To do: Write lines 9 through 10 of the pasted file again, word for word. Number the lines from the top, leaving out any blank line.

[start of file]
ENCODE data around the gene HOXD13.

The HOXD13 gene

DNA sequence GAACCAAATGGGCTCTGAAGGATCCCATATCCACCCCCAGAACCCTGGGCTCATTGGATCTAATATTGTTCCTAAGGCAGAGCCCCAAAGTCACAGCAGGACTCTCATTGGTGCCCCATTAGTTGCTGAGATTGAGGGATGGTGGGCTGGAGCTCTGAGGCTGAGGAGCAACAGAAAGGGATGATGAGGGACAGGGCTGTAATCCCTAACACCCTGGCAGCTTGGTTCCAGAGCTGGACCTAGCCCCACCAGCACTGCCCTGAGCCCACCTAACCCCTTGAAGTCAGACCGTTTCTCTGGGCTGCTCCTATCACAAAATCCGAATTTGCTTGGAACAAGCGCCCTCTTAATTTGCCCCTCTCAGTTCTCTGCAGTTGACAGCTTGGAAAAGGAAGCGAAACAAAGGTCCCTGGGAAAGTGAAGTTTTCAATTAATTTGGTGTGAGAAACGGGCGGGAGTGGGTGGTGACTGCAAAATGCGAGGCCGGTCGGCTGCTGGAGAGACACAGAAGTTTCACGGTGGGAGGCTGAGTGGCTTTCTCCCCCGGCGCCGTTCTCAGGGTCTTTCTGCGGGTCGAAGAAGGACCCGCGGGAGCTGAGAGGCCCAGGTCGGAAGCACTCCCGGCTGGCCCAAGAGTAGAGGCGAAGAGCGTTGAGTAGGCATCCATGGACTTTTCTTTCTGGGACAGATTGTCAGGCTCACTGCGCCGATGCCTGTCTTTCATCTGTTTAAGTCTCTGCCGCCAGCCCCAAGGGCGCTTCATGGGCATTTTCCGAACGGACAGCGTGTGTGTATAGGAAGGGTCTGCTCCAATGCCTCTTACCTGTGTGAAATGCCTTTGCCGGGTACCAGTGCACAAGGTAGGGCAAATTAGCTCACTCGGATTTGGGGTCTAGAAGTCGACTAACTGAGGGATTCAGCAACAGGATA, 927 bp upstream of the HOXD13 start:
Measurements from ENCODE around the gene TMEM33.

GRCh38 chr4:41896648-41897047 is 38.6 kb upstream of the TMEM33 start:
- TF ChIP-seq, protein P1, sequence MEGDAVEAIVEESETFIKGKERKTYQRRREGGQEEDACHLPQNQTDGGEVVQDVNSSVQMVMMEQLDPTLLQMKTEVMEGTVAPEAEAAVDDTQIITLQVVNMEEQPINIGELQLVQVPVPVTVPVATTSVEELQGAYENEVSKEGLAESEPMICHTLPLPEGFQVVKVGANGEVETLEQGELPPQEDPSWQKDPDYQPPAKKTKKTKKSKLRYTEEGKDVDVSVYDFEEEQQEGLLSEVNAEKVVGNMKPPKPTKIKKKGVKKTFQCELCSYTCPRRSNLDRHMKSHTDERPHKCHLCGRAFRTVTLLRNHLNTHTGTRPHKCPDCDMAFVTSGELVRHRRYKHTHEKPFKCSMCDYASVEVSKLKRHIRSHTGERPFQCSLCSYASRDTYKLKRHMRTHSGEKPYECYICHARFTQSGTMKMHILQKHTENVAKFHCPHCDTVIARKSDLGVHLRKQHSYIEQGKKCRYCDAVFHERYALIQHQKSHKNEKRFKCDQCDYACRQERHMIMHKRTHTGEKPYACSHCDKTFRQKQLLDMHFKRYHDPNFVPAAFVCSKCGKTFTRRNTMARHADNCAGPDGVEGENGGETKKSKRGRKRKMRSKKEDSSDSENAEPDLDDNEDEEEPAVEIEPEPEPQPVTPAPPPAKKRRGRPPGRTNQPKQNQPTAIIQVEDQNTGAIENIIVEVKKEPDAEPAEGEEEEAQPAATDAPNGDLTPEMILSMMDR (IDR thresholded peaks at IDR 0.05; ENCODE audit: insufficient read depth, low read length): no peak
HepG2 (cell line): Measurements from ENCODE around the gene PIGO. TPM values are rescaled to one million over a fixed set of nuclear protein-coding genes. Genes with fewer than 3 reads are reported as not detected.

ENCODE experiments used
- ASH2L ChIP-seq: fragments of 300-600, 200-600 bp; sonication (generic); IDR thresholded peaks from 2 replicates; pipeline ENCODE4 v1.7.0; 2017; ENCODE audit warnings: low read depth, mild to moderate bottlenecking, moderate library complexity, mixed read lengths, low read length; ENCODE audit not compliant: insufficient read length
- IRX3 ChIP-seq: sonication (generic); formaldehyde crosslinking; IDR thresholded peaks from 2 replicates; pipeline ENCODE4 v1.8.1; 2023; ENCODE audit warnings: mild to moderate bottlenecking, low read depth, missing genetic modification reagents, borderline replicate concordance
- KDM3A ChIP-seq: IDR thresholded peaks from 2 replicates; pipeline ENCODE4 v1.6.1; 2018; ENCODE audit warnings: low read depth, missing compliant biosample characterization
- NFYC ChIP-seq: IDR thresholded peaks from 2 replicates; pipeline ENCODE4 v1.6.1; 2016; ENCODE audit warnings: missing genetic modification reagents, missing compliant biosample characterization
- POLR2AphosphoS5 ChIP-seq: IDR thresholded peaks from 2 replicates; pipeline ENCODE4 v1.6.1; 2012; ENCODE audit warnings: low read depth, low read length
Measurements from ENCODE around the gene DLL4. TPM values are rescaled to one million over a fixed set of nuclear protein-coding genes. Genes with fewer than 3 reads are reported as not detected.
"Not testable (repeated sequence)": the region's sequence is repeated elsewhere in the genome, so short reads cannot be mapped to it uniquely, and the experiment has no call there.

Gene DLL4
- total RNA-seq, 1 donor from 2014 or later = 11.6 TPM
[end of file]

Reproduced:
- ASH2L ChIP-seq: fragments of 300-600, 200-600 bp; sonication (generic); IDR thresholded peaks from 2 replicates; pipeline ENCODE4 v1.7.0; 2017; ENCODE audit warnings: low read depth, mild to moderate bottlenecking, moderate library complexity, mixed read lengths, low read length; ENCODE audit not compliant: insufficient read length
- IRX3 ChIP-seq: sonication (generic); formaldehyde crosslinking; IDR thresholded peaks from 2 replicates; pipeline ENCODE4 v1.8.1; 2023; ENCODE audit warnings: mild to moderate bottlenecking, low read depth, missing genetic modification reagents, borderline replicate concordance